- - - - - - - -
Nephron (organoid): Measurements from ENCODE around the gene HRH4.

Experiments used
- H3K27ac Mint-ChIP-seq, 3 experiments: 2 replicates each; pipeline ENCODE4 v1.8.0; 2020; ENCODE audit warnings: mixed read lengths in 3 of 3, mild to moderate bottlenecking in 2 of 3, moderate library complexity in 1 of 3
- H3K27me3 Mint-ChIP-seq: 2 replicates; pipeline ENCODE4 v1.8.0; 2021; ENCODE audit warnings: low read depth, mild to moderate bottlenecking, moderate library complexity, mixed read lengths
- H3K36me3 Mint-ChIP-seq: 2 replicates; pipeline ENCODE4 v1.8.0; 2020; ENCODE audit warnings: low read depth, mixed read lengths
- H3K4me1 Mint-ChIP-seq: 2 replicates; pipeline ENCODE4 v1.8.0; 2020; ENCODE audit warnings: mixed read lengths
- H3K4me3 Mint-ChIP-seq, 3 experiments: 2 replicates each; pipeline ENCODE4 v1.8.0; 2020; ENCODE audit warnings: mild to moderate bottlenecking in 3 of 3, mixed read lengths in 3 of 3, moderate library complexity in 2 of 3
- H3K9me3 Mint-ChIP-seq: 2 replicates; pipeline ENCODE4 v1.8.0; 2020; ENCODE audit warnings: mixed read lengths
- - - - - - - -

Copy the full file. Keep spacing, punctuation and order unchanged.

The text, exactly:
Nephron (organoid): Measurements from ENCODE around the gene HRH4.

Experiments used
- H3K27ac Mint-ChIP-seq, 3 experiments: 2 replicates each; pipeline ENCODE4 v1.8.0; 2020; ENCODE audit warnings: mixed read lengths in 3 of 3, mild to moderate bottlenecking in 2 of 3, moderate library complexity in 1 of 3
- H3K27me3 Mint-ChIP-seq: 2 replicates; pipeline ENCODE4 v1.8.0; 2021; ENCODE audit warnings: low read depth, mild to moderate bottlenecking, moderate library complexity, mixed read lengths
- H3K36me3 Mint-ChIP-seq: 2 replicates; pipeline ENCODE4 v1.8.0; 2020; ENCODE audit warnings: low read depth, mixed read lengths
- H3K4me1 Mint-ChIP-seq: 2 replicates; pipeline ENCODE4 v1.8.0; 2020; ENCODE audit warnings: mixed read lengths
- H3K4me3 Mint-ChIP-seq, 3 experiments: 2 replicates each; pipeline ENCODE4 v1.8.0; 2020; ENCODE audit warnings: mild to moderate bottlenecking in 3 of 3, mixed read lengths in 3 of 3, moderate library complexity in 2 of 3
- H3K9me3 Mint-ChIP-seq: 2 replicates; pipeline ENCODE4 v1.8.0; 2020; ENCODE audit warnings: mixed read lengths